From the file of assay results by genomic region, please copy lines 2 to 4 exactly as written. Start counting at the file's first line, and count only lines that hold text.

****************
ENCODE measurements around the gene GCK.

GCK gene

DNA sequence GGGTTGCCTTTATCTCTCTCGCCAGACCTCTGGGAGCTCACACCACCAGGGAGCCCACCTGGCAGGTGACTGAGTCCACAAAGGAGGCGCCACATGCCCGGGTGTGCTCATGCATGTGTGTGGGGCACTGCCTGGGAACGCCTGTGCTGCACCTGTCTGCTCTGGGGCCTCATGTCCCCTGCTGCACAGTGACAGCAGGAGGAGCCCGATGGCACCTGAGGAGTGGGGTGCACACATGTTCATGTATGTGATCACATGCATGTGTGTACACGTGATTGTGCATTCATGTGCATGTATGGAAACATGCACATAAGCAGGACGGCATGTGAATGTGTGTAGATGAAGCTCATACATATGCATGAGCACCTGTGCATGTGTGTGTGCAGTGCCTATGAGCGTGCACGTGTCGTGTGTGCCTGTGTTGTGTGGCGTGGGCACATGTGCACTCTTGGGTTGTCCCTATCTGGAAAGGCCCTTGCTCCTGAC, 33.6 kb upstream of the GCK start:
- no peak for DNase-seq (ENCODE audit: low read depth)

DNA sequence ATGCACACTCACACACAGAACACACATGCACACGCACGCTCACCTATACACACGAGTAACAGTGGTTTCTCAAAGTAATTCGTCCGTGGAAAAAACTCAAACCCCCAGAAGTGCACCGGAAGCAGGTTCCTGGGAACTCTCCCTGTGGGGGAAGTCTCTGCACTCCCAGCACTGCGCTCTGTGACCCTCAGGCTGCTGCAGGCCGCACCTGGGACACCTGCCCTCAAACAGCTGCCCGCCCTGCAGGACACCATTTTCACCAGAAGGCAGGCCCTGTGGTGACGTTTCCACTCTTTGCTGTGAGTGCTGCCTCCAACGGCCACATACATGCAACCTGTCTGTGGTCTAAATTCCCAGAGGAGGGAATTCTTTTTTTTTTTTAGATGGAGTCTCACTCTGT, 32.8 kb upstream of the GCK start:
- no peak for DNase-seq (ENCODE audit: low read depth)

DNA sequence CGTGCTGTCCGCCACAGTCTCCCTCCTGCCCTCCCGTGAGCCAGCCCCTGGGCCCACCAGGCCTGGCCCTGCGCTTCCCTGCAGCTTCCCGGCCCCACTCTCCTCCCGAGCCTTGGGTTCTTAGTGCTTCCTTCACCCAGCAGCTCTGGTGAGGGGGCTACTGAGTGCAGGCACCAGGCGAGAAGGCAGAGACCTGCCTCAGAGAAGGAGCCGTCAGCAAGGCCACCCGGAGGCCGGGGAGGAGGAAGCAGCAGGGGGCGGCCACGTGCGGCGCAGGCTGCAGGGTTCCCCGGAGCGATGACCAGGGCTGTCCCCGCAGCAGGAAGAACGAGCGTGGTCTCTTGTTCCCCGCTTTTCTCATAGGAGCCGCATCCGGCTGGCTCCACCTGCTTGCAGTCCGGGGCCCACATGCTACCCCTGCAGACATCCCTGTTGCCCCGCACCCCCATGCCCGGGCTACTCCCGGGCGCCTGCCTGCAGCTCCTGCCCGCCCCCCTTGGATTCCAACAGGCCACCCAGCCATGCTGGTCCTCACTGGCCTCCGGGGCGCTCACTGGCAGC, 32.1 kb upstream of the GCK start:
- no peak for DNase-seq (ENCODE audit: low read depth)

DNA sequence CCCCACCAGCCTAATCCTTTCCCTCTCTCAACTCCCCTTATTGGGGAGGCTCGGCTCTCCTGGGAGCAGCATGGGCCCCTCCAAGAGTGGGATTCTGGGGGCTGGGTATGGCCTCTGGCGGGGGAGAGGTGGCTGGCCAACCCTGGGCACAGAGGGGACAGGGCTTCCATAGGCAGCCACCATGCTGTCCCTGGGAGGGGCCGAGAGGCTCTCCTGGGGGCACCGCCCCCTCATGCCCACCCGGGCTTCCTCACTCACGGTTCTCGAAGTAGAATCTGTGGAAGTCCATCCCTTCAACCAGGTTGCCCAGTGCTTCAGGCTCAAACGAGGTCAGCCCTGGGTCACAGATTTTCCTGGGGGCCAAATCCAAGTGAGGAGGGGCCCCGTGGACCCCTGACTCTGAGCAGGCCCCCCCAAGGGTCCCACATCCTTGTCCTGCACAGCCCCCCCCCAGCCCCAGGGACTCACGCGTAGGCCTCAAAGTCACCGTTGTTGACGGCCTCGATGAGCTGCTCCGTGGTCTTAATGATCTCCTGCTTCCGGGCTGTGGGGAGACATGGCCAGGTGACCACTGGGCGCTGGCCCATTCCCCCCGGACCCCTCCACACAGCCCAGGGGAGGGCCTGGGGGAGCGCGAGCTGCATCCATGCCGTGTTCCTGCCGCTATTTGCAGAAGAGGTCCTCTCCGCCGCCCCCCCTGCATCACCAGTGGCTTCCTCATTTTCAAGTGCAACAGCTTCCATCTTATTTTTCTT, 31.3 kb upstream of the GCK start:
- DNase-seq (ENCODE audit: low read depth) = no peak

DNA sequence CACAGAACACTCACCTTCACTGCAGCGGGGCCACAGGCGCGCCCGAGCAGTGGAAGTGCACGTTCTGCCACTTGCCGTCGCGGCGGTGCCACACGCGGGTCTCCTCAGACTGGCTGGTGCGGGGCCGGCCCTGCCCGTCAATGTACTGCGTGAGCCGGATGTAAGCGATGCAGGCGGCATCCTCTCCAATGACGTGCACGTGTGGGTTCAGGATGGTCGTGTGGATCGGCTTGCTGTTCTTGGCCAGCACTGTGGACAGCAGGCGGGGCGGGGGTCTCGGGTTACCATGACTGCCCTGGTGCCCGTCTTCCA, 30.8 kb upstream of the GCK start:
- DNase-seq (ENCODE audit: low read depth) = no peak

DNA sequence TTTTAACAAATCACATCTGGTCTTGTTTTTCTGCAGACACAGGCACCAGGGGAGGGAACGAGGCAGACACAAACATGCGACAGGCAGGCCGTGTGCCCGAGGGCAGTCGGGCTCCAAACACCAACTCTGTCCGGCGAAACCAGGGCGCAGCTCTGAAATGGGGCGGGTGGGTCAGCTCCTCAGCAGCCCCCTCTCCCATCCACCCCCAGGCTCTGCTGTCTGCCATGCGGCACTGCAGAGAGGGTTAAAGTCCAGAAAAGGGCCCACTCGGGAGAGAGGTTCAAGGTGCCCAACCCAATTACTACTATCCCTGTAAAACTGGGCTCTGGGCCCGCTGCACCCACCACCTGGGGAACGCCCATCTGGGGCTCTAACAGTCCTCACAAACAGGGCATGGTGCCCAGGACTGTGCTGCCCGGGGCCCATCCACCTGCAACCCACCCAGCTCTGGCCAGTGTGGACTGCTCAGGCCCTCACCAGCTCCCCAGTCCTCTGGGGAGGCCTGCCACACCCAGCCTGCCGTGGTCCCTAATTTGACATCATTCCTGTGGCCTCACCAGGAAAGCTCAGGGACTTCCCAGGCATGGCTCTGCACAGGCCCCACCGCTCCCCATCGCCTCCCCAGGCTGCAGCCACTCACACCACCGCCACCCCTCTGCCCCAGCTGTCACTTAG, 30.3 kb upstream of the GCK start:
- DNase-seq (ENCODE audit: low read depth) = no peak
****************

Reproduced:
GCK gene

DNA sequence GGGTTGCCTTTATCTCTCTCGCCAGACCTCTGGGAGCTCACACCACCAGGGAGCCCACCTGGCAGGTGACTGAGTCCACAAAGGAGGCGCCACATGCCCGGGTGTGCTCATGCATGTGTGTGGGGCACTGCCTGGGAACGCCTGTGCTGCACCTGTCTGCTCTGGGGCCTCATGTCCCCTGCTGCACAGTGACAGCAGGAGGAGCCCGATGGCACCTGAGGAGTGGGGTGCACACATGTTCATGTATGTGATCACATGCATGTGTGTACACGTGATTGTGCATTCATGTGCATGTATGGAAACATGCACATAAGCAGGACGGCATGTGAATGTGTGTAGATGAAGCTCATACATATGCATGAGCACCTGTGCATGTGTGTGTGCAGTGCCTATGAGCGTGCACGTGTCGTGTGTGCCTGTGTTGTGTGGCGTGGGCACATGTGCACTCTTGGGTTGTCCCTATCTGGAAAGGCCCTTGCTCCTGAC, 33.6 kb upstream of the GCK start:
- no peak for DNase-seq (ENCODE audit: low read depth)